It is undoubtedly faster and much cheaper to measure sales growth in a given sector of activity by simply asking the 100 or 200 managers of the main web sites in which proportion they expect their turnover to rise rather than conducting a survey and asking prospective buyers whether or not they intend to keep on increasing their average transaction value in that sector.

Even though the figures provided by cyber-retailers or software editors involved in the e-Business are steady (but according to which criteria and how?), this type of information is always overestimated when compared to the sales actual reality.

Indeed, shareholders exert great pressure on most of these sites (venture capitalists or even the Stock Exchange when start-ups are concerned and the head office itself when big groups' subsidiaries are involved), which prompts the sites to mention some hypothetical turnover that often proves most unrealistic, whether it is due to the market size or to the intensity of the competition.

We can now see how the excessive optimism that is shown in the forecast has a perverse effect, which creates a vicious circle.

First step: the studies that are being made predict a great sales take-off for a given range of product or a type of software.

Second step: the actors who happen to be interested in these subjects decide to invest great sums of money at once, even if it means they'll have to sell at a loss, hoping that the coming market potential will justify those investments.

Third step: even though, "objectively", the turnover growth happens to be truly remarkable when compared to some other offline sectors, it does not meet the actors' expectancies who find themselves faced with huge over investments and have to file for bankruptcy despite the fact that their turnover increased by 100% in the past year.

The present difficulties faced by the biggest web agencies throughout the world, such as the ones faced by the American MachFirst or the Swedish Icon Medialab can be explained by too much trust in growth expectations that cannot be reached in any way.

As a result, when the number of web sites decreases, these web agencies that need big money if they want to survive (consultants' wages they had to hire at great speed during the period of euphoria) see their liquid assets plummet since they still have to pay their consultants…who don't have work any more! And the remedy might well prove worse than the disease since as they lay off loads of people, they deprive themselves of a precious knowledge and jeopardize their future chances of success when business takes off again.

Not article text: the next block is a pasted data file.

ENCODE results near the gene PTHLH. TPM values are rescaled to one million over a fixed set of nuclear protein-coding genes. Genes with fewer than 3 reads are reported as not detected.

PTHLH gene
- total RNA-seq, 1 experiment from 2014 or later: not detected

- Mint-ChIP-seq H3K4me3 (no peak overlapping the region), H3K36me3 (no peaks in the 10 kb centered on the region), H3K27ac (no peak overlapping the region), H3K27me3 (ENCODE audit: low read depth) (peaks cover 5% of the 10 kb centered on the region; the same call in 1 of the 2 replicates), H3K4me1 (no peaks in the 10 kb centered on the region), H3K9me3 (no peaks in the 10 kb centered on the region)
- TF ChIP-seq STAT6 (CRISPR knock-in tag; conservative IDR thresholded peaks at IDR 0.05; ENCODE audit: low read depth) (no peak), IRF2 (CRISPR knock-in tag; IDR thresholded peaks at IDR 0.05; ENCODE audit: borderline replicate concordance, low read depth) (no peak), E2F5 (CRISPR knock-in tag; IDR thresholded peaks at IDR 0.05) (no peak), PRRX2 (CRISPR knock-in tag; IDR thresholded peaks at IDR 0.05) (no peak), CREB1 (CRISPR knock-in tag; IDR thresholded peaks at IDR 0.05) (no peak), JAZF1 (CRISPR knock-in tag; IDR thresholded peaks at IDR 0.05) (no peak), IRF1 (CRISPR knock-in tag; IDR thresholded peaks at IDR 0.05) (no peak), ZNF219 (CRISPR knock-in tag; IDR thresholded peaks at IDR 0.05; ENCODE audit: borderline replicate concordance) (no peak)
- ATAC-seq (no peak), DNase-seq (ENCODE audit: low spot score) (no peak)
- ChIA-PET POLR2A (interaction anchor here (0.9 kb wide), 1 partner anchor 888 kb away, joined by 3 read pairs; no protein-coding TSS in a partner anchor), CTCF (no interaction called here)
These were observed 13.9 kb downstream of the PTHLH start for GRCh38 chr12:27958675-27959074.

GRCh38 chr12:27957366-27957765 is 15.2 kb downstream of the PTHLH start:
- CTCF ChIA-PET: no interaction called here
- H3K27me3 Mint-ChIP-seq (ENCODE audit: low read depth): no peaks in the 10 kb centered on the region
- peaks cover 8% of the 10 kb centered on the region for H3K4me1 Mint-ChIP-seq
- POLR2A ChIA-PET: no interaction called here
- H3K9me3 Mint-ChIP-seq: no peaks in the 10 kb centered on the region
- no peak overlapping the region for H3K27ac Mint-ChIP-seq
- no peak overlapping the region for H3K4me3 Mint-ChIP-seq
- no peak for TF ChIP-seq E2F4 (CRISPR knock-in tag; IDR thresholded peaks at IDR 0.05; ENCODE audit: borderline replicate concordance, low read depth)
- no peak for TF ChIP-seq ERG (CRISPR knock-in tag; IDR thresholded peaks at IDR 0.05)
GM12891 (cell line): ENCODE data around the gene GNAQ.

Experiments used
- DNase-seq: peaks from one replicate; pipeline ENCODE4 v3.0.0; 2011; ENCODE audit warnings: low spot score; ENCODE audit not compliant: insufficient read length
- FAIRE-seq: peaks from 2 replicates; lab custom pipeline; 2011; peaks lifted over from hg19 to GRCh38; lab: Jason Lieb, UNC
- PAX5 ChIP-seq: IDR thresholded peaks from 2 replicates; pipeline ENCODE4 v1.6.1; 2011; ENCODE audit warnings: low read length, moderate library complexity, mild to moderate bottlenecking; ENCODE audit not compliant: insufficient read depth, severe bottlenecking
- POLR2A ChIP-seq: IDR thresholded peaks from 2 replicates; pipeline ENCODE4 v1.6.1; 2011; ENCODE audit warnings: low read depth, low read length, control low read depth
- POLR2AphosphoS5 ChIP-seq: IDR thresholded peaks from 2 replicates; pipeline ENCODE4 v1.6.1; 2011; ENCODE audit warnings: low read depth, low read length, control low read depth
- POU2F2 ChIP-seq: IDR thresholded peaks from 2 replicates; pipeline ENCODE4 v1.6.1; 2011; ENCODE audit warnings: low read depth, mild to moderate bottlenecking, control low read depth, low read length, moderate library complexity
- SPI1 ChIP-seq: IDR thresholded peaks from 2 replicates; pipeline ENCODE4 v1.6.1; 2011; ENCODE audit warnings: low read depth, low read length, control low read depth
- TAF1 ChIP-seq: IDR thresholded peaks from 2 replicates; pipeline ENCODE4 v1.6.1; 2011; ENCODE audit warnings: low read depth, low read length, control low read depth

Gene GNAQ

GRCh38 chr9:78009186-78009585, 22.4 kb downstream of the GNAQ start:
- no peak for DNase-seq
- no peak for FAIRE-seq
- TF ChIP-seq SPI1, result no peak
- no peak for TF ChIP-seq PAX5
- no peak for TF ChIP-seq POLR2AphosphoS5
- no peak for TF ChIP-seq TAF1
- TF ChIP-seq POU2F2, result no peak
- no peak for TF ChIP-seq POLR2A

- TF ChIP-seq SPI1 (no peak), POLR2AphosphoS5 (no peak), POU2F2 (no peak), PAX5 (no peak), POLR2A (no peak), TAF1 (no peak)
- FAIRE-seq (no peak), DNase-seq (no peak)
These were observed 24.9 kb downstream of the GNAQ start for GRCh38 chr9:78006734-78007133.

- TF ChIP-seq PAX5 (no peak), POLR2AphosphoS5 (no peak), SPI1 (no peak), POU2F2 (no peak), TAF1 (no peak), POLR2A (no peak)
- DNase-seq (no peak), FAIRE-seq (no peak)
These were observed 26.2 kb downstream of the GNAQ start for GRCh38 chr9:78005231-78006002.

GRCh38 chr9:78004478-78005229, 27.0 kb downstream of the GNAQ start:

After all, these studies by the offer analysis give us much more information about the present and its interests than about the future.

To this respect, the example of the analyses that were carried out concerning the market-places proves highly interesting, since that in less than a year, the studies that were made on the subject have gone from the coming of a huge revolution (with expecting turnovers expressed in trillions of dollars) to the acknowledgement that those market-places should not modify buying process in the enterprises very deeply.

The studies that are being made about the offer analysis present an interest since they highlight such or such change in the Internet business, but as far as forecasting is concerned, I think that we should favour, for another few years, the surveys examining consumers to come and the demand.

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    The future of E-Marketplaces under suspicion